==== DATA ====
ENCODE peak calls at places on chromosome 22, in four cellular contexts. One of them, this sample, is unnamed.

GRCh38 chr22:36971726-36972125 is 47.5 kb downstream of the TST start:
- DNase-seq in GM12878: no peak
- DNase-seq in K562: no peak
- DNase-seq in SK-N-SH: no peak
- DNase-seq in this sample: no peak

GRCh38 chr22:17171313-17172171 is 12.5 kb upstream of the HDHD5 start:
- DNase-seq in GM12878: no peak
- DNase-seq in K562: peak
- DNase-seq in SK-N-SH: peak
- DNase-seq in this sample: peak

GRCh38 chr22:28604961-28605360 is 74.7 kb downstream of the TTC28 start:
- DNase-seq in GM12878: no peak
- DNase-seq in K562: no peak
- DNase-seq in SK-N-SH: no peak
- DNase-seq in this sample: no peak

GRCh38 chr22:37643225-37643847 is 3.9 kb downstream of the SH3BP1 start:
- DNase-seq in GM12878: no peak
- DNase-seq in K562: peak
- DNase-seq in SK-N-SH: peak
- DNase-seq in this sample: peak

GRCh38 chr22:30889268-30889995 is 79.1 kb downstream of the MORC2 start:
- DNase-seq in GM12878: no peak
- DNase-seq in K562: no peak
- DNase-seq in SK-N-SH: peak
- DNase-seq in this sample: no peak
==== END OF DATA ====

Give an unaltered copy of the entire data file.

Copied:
ENCODE peak calls at places on chromosome 22, in four cellular contexts. One of them, this sample, is unnamed.

GRCh38 chr22:36971726-36972125 is 47.5 kb downstream of the TST start:
- DNase-seq in GM12878: no peak
- DNase-seq in K562: no peak
- DNase-seq in SK-N-SH: no peak
- DNase-seq in this sample: no peak

GRCh38 chr22:17171313-17172171 is 12.5 kb upstream of the HDHD5 start:
- DNase-seq in GM12878: no peak
- DNase-seq in K562: peak
- DNase-seq in SK-N-SH: peak
- DNase-seq in this sample: peak

GRCh38 chr22:28604961-28605360 is 74.7 kb downstream of the TTC28 start:
- DNase-seq in GM12878: no peak
- DNase-seq in K562: no peak
- DNase-seq in SK-N-SH: no peak
- DNase-seq in this sample: no peak

GRCh38 chr22:37643225-37643847 is 3.9 kb downstream of the SH3BP1 start:
- DNase-seq in GM12878: no peak
- DNase-seq in K562: peak
- DNase-seq in SK-N-SH: peak
- DNase-seq in this sample: peak

GRCh38 chr22:30889268-30889995 is 79.1 kb downstream of the MORC2 start:
- DNase-seq in GM12878: no peak
- DNase-seq in K562: no peak
- DNase-seq in SK-N-SH: peak
- DNase-seq in this sample: no peak